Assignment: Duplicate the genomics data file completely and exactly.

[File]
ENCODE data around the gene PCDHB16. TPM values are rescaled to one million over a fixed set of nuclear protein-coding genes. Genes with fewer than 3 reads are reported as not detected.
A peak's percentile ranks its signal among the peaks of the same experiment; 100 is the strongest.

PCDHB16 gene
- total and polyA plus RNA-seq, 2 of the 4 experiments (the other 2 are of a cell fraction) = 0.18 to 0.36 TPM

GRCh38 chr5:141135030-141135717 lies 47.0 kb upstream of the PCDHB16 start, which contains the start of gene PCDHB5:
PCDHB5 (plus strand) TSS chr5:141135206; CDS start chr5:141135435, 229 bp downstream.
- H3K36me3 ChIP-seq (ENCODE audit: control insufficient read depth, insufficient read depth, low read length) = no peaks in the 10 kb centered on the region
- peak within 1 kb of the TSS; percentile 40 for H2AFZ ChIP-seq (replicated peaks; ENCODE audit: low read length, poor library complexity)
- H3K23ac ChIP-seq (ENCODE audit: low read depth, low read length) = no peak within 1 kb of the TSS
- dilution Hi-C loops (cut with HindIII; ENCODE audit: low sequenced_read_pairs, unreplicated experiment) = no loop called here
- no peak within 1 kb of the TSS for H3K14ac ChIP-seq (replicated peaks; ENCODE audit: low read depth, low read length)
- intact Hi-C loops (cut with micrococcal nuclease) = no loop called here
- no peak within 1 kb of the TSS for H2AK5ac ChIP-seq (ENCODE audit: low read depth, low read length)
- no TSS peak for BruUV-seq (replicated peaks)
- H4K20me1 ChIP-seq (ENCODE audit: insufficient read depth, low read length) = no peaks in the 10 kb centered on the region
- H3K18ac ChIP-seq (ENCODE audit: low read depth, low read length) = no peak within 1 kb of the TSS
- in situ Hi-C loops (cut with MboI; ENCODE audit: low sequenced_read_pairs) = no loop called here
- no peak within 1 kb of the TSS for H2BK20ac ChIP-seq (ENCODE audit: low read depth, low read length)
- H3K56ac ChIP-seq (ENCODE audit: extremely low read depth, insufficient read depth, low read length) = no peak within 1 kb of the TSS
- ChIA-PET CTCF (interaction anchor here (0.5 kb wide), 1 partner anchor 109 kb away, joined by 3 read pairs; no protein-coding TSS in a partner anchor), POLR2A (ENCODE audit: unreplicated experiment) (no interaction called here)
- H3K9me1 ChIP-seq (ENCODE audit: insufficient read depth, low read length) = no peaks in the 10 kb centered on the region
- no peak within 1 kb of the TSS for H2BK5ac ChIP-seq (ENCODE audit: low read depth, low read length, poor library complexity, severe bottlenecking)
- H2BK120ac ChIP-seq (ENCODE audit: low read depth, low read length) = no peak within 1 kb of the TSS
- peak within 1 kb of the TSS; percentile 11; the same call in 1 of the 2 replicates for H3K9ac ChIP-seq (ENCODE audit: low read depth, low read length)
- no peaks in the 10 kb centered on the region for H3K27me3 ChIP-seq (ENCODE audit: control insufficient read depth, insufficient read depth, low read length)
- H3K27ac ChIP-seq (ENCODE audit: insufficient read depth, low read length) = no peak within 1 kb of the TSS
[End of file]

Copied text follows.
ENCODE data around the gene PCDHB16. TPM values are rescaled to one million over a fixed set of nuclear protein-coding genes. Genes with fewer than 3 reads are reported as not detected.
A peak's percentile ranks its signal among the peaks of the same experiment; 100 is the strongest.

PCDHB16 gene
- total and polyA plus RNA-seq, 2 of the 4 experiments (the other 2 are of a cell fraction) = 0.18 to 0.36 TPM

GRCh38 chr5:141135030-141135717 lies 47.0 kb upstream of the PCDHB16 start, which contains the start of gene PCDHB5:
PCDHB5 (plus strand) TSS chr5:141135206; CDS start chr5:141135435, 229 bp downstream.
- H3K36me3 ChIP-seq (ENCODE audit: control insufficient read depth, insufficient read depth, low read length) = no peaks in the 10 kb centered on the region
- peak within 1 kb of the TSS; percentile 40 for H2AFZ ChIP-seq (replicated peaks; ENCODE audit: low read length, poor library complexity)
- H3K23ac ChIP-seq (ENCODE audit: low read depth, low read length) = no peak within 1 kb of the TSS
- dilution Hi-C loops (cut with HindIII; ENCODE audit: low sequenced_read_pairs, unreplicated experiment) = no loop called here
- no peak within 1 kb of the TSS for H3K14ac ChIP-seq (replicated peaks; ENCODE audit: low read depth, low read length)
- intact Hi-C loops (cut with micrococcal nuclease) = no loop called here
- no peak within 1 kb of the TSS for H2AK5ac ChIP-seq (ENCODE audit: low read depth, low read length)
- no TSS peak for BruUV-seq (replicated peaks)
- H4K20me1 ChIP-seq (ENCODE audit: insufficient read depth, low read length) = no peaks in the 10 kb centered on the region
- H3K18ac ChIP-seq (ENCODE audit: low read depth, low read length) = no peak within 1 kb of the TSS
- in situ Hi-C loops (cut with MboI; ENCODE audit: low sequenced_read_pairs) = no loop called here
- no peak within 1 kb of the TSS for H2BK20ac ChIP-seq (ENCODE audit: low read depth, low read length)
- H3K56ac ChIP-seq (ENCODE audit: extremely low read depth, insufficient read depth, low read length) = no peak within 1 kb of the TSS
- ChIA-PET CTCF (interaction anchor here (0.5 kb wide), 1 partner anchor 109 kb away, joined by 3 read pairs; no protein-coding TSS in a partner anchor), POLR2A (ENCODE audit: unreplicated experiment) (no interaction called here)
- H3K9me1 ChIP-seq (ENCODE audit: insufficient read depth, low read length) = no peaks in the 10 kb centered on the region
- no peak within 1 kb of the TSS for H2BK5ac ChIP-seq (ENCODE audit: low read depth, low read length, poor library complexity, severe bottlenecking)
- H2BK120ac ChIP-seq (ENCODE audit: low read depth, low read length) = no peak within 1 kb of the TSS
- peak within 1 kb of the TSS; percentile 11; the same call in 1 of the 2 replicates for H3K9ac ChIP-seq (ENCODE audit: low read depth, low read length)
- no peaks in the 10 kb centered on the region for H3K27me3 ChIP-seq (ENCODE audit: control insufficient read depth, insufficient read depth, low read length)
- H3K27ac ChIP-seq (ENCODE audit: insufficient read depth, low read length) = no peak within 1 kb of the TSS